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RickR

Rob Fulop interview on ArcadeAttack

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http://www.arcadeattack.co.uk/rob-fulop/

I found this to be a worthwhile read.  Rob Fulop created a lot of the very best Atari games.  Missile Command, Night Driver, Demon Attack, etc. 

 

One interesting quote from this article in regards to the 8-bit version of Space Invaders:

 

There was nobody looking over my shoulder to tell me that I should copy the original Taito arcade version as closely as I could so I just made up my own, inferior, version. Nobody cared, nobody even looked at my version compared to the original, they just released it. Looking back, it seems incredible that the company was run so recklessly but it’s a testament to how seriously mismanaged Atari was at the time. Literally not one person in the company asked “hey, why not just make our Space Invaders look exactly like the coin operated version that we are licensing?” That’s how little they cared

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We've seen similar quotes from other Atari programmers.  For example, Tod Frye on 2600 Pac Man stated he chose the colors based on how 2600 Asteroids took some liberties on colors.  And Howard Scott Warshaw on ET stating that they basically left the whole design up to him and to get it done as quickly as possible.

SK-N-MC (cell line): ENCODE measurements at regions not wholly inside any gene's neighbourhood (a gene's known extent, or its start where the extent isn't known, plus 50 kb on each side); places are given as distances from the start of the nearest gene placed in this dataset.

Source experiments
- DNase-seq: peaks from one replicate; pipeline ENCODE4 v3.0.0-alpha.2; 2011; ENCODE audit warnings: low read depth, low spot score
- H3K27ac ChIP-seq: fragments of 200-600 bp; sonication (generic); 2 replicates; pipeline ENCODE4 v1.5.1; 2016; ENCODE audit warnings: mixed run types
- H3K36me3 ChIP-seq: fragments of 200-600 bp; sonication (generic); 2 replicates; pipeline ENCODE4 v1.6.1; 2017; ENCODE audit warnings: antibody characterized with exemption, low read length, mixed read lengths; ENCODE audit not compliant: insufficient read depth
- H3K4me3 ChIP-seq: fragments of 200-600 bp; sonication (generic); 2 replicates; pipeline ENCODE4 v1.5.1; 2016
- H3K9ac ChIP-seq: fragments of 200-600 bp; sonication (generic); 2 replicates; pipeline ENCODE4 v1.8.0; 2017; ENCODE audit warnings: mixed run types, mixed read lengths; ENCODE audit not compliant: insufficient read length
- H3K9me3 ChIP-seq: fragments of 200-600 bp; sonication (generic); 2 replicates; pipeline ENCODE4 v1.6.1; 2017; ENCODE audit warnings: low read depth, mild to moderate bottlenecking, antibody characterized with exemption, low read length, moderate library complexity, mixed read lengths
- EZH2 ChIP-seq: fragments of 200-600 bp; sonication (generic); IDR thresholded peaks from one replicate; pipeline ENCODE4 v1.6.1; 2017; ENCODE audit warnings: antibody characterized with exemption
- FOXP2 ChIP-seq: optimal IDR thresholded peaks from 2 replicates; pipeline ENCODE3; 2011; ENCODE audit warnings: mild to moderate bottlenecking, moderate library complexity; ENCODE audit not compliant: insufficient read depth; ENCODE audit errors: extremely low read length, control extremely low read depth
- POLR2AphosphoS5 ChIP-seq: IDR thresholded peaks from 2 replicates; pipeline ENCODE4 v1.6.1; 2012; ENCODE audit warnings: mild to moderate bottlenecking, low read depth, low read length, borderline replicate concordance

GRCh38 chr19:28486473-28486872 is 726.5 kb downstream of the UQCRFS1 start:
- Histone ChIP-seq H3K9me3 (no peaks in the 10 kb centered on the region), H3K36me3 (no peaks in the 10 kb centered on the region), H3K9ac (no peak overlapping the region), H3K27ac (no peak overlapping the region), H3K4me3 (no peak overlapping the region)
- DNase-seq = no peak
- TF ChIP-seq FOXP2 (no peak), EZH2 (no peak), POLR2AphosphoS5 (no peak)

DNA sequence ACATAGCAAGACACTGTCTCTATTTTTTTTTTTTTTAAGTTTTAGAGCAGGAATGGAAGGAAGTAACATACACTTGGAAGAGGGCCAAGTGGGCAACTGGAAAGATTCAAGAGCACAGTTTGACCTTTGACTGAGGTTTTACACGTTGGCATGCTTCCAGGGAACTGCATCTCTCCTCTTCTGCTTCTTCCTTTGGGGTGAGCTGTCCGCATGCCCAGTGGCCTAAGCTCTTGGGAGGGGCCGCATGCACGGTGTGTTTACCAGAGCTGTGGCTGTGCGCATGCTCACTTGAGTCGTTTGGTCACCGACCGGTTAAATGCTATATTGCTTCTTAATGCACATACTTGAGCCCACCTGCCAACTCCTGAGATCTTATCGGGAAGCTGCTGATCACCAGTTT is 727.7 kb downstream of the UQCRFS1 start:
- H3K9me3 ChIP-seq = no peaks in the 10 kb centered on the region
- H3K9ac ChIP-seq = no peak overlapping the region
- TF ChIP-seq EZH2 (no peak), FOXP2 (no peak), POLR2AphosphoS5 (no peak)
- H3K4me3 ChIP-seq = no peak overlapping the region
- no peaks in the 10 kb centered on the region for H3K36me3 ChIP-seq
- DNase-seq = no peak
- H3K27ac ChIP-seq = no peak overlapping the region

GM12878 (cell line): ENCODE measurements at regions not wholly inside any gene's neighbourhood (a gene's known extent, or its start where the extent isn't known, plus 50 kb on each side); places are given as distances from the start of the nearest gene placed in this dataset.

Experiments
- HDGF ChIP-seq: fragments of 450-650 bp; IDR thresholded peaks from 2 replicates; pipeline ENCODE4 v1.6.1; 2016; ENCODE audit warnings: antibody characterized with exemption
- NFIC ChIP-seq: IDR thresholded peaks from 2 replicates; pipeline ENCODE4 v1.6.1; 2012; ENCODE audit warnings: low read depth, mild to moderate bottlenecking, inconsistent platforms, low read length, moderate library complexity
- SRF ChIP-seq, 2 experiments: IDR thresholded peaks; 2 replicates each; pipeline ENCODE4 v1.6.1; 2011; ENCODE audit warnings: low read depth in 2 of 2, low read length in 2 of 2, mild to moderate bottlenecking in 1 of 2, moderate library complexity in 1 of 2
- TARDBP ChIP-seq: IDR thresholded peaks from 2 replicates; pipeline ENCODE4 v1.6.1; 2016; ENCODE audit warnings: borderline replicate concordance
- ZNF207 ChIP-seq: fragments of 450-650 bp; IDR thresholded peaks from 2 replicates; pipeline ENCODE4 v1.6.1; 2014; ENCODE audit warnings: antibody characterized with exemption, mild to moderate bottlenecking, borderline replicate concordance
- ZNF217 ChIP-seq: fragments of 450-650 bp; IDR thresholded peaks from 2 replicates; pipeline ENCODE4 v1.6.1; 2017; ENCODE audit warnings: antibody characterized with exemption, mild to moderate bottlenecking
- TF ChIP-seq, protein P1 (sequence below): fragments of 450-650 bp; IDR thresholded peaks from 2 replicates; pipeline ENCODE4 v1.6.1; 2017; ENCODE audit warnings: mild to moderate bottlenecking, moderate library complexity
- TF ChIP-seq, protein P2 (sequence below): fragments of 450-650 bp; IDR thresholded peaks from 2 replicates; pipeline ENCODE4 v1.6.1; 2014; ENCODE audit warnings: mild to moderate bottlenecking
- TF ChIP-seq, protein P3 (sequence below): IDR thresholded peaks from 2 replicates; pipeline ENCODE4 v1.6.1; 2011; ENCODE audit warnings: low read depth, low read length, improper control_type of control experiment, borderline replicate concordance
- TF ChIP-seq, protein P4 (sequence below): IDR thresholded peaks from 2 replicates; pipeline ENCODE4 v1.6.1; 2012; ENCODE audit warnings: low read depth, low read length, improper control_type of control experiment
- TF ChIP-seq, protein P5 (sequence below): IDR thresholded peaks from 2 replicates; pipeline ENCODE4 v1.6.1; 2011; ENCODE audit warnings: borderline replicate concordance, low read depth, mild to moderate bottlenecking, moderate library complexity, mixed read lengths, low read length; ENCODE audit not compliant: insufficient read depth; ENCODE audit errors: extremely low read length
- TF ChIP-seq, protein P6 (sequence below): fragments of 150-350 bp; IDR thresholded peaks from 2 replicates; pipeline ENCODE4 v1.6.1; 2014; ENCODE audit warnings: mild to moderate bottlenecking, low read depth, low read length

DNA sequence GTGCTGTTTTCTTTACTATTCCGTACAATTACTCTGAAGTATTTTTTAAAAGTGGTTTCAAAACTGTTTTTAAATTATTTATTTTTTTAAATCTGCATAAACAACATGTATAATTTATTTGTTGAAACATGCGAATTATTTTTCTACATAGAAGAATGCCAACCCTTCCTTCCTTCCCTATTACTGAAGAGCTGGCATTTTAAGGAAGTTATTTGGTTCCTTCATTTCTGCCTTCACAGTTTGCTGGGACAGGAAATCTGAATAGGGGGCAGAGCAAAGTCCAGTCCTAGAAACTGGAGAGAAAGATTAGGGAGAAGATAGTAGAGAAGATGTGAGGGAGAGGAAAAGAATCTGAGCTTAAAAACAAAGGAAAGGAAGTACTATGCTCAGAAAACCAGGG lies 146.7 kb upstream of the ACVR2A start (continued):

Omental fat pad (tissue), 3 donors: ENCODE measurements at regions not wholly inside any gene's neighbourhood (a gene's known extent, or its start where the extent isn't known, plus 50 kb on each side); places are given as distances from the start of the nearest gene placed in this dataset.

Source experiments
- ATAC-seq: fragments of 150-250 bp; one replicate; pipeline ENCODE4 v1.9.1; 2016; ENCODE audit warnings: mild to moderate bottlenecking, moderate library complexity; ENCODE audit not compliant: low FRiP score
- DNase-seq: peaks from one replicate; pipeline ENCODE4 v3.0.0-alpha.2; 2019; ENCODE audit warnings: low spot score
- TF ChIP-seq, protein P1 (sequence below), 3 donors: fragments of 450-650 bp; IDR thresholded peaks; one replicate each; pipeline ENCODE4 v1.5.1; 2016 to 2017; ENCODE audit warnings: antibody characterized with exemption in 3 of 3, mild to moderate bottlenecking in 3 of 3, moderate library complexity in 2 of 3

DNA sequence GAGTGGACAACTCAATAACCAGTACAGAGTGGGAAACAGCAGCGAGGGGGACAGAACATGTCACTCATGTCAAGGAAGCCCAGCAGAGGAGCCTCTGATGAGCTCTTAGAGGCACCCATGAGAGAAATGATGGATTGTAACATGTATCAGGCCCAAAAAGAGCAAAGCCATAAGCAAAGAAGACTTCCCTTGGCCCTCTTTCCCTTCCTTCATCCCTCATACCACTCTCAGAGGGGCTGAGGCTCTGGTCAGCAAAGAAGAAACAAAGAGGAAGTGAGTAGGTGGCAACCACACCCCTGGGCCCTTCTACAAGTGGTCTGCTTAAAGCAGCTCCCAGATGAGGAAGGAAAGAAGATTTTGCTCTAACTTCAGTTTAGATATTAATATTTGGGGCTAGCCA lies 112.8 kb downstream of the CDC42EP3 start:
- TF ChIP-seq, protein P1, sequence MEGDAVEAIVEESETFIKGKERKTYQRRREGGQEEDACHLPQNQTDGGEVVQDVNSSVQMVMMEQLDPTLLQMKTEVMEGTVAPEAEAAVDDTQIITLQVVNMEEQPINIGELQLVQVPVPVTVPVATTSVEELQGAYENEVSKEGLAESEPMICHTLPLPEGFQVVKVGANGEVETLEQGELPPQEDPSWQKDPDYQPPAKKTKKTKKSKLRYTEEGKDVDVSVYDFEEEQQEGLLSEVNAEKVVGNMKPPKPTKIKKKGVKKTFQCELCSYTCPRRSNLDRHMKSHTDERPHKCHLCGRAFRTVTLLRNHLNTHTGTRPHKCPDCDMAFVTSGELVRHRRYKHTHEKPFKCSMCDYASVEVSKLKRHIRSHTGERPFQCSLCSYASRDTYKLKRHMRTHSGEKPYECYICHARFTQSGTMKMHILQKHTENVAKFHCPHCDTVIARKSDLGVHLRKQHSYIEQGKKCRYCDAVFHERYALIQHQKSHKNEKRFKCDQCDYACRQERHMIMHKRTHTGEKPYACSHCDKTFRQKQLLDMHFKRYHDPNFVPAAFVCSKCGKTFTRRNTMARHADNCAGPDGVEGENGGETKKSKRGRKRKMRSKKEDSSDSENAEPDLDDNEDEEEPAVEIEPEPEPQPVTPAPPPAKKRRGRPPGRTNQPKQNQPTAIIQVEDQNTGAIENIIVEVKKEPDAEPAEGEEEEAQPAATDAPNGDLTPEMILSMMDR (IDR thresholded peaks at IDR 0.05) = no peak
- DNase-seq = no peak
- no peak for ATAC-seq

Seems like there should have been some oversight or guidelines for arcade ports.  Even something as simple as "Make it look and sound as much like the arcade game as possible". 

 

These guys were in their 20's in most cases.  I know from personal experience -- I needed some reigning in with my own work decisions at that age. 

 

For me personally, I ask if I could go back in time and suggest changes -- I think some simple oversight and guidelines would have been in order.

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And also on that 8-bit version of Space Invaders -- it's interesting that they used this version as the basis for the 5200 version.  They made some changes, but not to get it closer to the arcade version.  In fact, it went a little further graphically from the arcade version.  I don't think Rob Fulop got any credit for the 5200 version though. 

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I just find it a fascinating topic -- how games were made -- what input and oversight did management have? -- how much freedom did developers have?...were their guidelines at all for arcade ports?

We probably won't ever know the full story, but it's fun to get little tidbits here and there.

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